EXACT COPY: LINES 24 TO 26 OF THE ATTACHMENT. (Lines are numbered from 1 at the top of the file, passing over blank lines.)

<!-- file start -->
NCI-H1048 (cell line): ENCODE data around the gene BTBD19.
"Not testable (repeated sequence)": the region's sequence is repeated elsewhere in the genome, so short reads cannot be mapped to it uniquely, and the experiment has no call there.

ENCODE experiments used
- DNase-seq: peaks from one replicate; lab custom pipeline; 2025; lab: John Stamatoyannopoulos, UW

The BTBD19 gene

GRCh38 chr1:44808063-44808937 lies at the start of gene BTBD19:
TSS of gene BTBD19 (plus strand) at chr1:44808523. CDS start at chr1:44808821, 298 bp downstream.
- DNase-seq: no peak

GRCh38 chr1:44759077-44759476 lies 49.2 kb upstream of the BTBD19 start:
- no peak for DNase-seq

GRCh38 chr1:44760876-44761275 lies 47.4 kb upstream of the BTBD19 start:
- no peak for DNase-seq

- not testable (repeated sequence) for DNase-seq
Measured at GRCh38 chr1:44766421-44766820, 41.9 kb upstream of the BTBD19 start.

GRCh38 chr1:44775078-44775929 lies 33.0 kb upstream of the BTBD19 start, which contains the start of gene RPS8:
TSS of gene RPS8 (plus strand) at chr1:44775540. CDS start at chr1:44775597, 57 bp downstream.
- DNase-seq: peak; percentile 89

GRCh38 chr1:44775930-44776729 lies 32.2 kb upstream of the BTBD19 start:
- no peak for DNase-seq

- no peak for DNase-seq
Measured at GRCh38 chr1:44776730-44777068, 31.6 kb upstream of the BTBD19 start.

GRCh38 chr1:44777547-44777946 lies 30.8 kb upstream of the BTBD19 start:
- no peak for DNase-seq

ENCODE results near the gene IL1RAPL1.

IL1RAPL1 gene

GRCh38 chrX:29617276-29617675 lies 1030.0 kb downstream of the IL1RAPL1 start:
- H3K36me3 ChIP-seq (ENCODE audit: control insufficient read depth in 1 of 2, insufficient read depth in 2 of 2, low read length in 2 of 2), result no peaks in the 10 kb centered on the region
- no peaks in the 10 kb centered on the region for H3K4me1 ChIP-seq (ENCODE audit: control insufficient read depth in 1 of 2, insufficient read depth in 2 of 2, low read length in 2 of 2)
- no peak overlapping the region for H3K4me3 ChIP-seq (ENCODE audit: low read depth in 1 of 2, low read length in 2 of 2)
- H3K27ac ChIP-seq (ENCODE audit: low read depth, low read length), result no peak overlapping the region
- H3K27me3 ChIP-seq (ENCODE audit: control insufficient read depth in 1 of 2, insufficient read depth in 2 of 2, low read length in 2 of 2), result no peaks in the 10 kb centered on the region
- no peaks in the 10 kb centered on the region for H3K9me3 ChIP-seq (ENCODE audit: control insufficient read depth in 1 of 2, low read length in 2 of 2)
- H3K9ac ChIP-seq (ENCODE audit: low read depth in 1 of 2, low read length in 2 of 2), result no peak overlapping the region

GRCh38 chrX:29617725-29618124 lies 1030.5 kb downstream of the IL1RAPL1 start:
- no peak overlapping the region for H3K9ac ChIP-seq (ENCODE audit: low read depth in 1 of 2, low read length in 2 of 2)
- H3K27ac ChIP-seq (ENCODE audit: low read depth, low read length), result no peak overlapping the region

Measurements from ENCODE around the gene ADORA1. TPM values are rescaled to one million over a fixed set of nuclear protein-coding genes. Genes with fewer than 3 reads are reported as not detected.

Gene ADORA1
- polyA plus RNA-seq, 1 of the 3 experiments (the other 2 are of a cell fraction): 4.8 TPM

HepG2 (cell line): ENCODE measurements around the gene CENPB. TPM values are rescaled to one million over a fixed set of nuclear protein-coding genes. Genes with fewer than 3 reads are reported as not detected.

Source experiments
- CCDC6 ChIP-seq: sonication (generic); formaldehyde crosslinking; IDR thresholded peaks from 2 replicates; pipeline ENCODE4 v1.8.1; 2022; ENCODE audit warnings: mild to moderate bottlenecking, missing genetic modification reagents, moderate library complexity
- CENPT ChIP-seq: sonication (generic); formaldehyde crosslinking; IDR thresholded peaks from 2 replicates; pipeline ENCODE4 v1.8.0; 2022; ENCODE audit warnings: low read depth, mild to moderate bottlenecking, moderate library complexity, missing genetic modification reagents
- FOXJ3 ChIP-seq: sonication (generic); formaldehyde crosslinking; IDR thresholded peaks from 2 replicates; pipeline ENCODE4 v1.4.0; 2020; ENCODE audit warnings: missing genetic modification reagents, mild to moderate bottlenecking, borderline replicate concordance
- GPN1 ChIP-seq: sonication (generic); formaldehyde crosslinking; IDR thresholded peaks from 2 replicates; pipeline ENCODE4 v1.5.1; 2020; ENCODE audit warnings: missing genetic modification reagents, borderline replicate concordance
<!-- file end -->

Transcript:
ENCODE results near the gene IL1RAPL1.

IL1RAPL1 gene

GRCh38 chrX:29617276-29617675 lies 1030.0 kb downstream of the IL1RAPL1 start: